U.S. Court Issues Writ of Mandamus, Effectively Removing Organization from Terror List: In Re People’s Mojahedin Organization of Iran

Tom Syring
November 16, 2012


On September 28, 2012, U.S. Secretary of State Hillary Clinton revoked the designation of the People’s Mojahedin Organization of Iran (“PMOI”)[1] and its aliases as a Foreign Terrorist Organization (“FTO”) and delisted the PMOI as a Specially Designated Global Terrorist under Executive Order 13224.[2] The decision to delist came in the wake of a petition for writ of mandamus[3] filed by PMOI in response to the Secretary of State’s failure to make a final (judicially) reviewable decision on the organization’s FTO designation. In June 2012, the U.S. Court of Appeals for the District of Columbia Circuit had ordered the Secretary of State to make a decision on PMOI’s petition to be delisted within four months from the issuance of the Court’s opinion; otherwise, the Court warned that it would grant the writ to set aside the designation.

This Insight will discuss the Court’s ruling and possible implications with respect to governments’ terror designations.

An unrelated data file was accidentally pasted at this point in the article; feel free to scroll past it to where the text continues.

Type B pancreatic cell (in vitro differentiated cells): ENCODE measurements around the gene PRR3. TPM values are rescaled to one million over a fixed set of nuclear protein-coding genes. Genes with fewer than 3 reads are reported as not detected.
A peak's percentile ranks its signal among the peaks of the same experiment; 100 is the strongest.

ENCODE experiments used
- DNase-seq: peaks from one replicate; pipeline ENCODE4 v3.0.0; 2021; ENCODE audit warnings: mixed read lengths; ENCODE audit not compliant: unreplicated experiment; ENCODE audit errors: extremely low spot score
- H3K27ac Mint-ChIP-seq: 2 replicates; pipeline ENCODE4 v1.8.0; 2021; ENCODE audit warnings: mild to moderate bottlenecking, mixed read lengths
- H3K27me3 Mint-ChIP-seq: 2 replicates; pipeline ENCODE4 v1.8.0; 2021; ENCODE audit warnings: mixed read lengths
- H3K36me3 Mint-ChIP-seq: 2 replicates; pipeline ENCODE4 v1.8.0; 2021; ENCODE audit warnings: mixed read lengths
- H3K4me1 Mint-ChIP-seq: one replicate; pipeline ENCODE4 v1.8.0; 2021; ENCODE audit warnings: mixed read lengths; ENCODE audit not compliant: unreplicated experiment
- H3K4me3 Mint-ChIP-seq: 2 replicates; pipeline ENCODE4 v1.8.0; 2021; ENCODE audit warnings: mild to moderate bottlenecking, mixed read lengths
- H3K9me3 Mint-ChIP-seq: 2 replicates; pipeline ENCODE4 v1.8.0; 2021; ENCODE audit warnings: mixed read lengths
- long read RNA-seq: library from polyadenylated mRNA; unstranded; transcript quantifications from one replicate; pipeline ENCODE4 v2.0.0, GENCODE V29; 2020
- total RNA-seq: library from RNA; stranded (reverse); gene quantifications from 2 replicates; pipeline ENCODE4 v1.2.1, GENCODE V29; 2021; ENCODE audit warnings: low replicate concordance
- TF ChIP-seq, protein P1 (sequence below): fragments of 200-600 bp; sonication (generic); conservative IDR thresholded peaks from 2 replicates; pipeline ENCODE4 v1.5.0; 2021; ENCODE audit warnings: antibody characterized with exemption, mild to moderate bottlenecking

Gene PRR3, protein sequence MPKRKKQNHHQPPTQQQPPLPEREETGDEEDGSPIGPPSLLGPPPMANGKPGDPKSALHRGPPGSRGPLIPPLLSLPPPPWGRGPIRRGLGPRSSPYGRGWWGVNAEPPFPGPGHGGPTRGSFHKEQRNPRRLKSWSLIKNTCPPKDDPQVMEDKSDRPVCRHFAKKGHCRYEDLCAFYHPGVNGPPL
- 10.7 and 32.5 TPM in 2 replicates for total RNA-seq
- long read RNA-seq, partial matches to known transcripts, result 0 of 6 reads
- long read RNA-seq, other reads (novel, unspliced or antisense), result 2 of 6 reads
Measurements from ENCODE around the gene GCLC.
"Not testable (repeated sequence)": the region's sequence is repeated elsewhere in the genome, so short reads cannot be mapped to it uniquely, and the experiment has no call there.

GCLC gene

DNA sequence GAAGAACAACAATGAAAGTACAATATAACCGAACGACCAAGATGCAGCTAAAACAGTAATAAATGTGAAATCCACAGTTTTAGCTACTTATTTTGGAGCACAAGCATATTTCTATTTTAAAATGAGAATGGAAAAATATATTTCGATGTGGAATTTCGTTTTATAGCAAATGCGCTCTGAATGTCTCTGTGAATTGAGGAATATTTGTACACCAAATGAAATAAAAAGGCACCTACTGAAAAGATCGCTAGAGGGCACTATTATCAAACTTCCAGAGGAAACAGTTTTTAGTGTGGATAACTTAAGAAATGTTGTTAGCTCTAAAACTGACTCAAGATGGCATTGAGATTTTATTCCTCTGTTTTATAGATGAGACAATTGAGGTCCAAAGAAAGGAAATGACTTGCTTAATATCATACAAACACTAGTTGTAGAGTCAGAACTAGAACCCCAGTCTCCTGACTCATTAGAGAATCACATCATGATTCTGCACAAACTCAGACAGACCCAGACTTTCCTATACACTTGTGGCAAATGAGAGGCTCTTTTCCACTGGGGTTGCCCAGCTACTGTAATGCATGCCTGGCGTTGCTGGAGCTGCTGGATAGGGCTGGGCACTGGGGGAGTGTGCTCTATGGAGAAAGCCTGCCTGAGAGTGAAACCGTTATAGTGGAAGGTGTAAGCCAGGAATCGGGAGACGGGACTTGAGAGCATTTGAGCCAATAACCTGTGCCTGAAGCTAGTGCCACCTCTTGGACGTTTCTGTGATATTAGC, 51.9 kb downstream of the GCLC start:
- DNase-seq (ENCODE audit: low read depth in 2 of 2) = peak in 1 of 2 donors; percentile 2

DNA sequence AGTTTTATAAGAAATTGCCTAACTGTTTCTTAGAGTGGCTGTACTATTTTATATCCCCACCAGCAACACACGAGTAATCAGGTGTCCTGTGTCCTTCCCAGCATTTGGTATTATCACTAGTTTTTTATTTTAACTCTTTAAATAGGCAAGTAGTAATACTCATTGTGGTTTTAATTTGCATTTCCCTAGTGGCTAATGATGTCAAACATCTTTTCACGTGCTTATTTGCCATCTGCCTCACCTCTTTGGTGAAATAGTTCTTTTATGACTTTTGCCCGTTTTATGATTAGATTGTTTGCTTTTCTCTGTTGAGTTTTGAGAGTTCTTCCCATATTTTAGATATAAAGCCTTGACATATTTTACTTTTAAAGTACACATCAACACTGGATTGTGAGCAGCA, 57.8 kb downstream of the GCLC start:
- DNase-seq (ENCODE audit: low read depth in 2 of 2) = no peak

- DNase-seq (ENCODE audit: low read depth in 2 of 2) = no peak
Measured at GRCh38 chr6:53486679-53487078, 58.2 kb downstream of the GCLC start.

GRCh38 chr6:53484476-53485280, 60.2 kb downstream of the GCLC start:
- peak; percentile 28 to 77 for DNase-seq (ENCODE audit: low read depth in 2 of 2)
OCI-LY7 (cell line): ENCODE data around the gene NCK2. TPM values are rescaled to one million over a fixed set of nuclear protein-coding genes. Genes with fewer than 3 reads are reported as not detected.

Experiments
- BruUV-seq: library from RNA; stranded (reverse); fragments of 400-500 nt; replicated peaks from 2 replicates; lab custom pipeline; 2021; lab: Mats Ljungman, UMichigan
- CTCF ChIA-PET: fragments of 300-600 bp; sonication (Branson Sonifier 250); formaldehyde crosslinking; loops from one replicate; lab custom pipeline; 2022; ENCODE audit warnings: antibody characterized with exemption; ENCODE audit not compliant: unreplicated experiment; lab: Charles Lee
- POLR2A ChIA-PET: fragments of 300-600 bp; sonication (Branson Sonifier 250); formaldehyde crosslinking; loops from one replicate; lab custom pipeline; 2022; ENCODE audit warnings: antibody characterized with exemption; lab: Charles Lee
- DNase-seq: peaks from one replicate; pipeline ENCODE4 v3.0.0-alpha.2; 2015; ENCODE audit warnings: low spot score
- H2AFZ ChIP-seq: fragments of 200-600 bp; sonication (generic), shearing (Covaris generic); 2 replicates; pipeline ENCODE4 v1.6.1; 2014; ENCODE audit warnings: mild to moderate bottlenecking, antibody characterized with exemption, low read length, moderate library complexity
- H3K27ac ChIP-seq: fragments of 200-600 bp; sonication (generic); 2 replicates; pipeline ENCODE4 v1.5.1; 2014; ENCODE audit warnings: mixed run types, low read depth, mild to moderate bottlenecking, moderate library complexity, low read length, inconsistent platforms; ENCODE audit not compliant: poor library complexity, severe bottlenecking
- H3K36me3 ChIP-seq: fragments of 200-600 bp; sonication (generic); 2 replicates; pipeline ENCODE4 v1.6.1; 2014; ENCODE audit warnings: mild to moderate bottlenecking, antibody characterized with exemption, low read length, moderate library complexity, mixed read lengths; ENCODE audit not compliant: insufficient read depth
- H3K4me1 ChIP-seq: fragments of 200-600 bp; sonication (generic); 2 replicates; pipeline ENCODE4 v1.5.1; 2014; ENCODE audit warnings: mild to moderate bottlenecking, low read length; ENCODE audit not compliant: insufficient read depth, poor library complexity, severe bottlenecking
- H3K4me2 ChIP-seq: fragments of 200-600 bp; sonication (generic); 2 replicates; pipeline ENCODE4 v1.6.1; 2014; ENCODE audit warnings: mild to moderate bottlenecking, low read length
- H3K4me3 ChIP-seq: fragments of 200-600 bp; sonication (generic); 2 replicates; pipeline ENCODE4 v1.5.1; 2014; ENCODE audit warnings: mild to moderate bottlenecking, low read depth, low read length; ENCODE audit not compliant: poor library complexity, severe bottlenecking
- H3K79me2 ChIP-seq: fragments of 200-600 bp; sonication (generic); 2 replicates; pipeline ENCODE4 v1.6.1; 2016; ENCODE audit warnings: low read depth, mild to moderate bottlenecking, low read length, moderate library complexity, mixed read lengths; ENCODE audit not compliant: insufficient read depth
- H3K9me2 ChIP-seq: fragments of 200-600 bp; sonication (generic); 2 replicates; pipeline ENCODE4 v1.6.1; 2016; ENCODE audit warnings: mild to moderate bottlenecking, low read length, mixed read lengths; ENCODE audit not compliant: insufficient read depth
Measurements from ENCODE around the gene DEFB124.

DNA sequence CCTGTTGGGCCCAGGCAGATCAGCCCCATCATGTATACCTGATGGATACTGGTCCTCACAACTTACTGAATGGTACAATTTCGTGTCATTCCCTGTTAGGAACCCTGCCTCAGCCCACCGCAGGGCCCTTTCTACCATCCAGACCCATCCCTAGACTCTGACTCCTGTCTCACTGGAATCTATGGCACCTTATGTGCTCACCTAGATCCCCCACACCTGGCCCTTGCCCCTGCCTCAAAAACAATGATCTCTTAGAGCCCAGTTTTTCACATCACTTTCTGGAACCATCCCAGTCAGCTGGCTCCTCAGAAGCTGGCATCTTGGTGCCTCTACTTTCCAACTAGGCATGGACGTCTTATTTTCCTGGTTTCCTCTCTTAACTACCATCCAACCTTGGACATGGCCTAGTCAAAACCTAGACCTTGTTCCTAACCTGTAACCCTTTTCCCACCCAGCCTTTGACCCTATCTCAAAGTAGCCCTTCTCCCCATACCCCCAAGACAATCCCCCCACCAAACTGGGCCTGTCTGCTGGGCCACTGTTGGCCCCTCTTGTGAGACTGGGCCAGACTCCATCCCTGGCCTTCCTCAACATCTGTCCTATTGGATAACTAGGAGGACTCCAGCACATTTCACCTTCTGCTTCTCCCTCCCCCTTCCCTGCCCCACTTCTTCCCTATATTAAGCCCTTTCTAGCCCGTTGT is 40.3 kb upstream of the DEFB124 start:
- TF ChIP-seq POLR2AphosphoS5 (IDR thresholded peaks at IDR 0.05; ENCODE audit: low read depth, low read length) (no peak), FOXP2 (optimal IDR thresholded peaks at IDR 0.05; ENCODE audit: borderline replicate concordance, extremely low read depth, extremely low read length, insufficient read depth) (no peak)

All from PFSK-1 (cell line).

Background to the Case

In the course of the late 1990s, the United Nations, acting under Chapter VII of its Charter, began mandating sanctions on certain terrorists and entities, leaving to its member states the modalities of nationally listing individual organizations and persons and implementing sanctions. Initially, FTO designations in the United States lasted for two years, after which time such designation had to be renewed. However, in the wake of 9/11, the number of organizations and persons designated as “terrorist” by the United States and other countries was significantly expanded and the means for clearing such designation aggravated, culminating in the reversal of the designation limits.


As originally enacted, the Antiterrorism and Effective Death Penalty Act (“AEDPA”) enabled the Secretary of State to maintain an FTO designation for two years;[4] thereafter, the Secretary had to either renew the designation or allow it to lapse.[5] Today, the Secretary’s designation no longer lapses; instead, every two years, an organization listed as an FTO can file a petition for delisting.[6]